I have the same memory as Sally going to Dr Cotner. But in addition he would give a coupon to go to the Idanha (?) Hotel across the street for an ice cream cone!
Thank you all for sharing your comments. I too have fond memories. My grandfather, Allen Oliver, employed me in the Oliver& Oliver Law Firm while in High School. I was to “dress appropriately” for the ride up the elevator. I then donned my overalls and used linseed oil to clean the books in the law library. My appropriate attire was again put on for the ride down from the fourth floor. I believe that in addition to the Missouri Utilities office, there was an abstract office on the third floor. J. Fred Waltz can give you a more up to date history of the building.
Cape Girardeau County Abstract and Title Company was in the H & H forever! They are still in business and it is run by Scott Browning, I believe class of ’59 CHS. Penny that is funn that you had to dress appropriately to ride the elevator. Of course back in the day we did dress appropriately!
I use to eat lunch with Lola in the Idanha Hall Cafe. She knew my Mom and she was so much fun. Yes, I remember the dyed red hair she had. I think that was the first person I ever know who died her hair. I was working at the Otakhi Girl Scout Council at the time. Mary Spitzmiller was my boss. And to this day she was the best boss I ever had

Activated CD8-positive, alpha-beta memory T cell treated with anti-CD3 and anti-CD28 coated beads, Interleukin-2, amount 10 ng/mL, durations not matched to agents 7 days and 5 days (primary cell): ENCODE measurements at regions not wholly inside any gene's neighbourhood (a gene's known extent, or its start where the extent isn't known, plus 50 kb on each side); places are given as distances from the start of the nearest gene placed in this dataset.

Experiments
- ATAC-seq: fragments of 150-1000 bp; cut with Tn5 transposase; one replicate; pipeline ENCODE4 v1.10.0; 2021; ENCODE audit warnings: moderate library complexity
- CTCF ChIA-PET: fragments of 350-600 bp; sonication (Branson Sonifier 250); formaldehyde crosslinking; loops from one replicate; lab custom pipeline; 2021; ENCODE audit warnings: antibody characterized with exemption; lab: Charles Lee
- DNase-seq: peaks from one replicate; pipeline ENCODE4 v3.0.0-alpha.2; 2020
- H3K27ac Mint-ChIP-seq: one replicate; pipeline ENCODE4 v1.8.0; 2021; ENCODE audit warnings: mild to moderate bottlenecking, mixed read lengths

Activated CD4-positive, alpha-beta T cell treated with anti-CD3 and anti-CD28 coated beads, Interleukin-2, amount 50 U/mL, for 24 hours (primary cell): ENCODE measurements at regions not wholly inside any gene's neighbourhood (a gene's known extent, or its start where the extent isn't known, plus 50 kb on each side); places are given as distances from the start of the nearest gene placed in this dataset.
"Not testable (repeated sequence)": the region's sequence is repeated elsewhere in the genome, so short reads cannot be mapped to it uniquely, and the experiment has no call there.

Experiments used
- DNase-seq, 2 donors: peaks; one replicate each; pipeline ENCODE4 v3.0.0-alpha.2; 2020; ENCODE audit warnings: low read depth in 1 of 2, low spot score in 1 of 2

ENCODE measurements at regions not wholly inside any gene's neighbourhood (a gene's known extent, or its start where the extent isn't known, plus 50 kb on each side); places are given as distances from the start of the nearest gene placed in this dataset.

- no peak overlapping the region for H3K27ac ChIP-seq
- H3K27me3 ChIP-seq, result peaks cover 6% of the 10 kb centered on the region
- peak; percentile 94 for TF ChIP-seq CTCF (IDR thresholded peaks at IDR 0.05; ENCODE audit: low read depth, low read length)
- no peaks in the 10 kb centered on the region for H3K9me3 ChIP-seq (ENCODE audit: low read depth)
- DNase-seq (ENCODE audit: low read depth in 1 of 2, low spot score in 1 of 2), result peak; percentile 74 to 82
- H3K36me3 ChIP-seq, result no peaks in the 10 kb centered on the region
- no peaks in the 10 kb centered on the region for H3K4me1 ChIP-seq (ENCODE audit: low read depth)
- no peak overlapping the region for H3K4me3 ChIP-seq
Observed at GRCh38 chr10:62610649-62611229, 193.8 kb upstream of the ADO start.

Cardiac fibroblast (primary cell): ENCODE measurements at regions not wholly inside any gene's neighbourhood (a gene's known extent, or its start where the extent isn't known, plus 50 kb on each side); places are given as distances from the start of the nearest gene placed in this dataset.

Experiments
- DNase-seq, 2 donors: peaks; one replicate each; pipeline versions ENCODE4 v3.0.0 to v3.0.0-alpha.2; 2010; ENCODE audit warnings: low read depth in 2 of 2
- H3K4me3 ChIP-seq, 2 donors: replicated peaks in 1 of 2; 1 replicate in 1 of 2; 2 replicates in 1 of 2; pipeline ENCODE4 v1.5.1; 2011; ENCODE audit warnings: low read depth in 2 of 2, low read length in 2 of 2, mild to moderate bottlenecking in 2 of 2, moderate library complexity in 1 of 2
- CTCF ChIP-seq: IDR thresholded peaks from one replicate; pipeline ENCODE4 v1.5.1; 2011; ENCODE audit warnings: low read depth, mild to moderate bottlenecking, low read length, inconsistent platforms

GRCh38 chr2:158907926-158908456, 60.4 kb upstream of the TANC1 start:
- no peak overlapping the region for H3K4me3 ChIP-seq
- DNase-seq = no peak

I have a hat tree in my house that came from Dr Baumstark’s office at the H&H building. Its dated around the early 1900s. I live in Dr. Baumstark’s house on N Benton that he bought in 1926 (built in 1924).
I am certain the dentist to whom you are referring was Dr. Baumstark as I had
a similar life scarring experience at the age of 5. An abcessed molar was removed
without any pain medication! Dr. Baumstark was a neighbor with an alley
separating our back yards. His daughter and I were playmates and despite his
dental methods, he was a nice man. I remember more pleasant visits to the H&H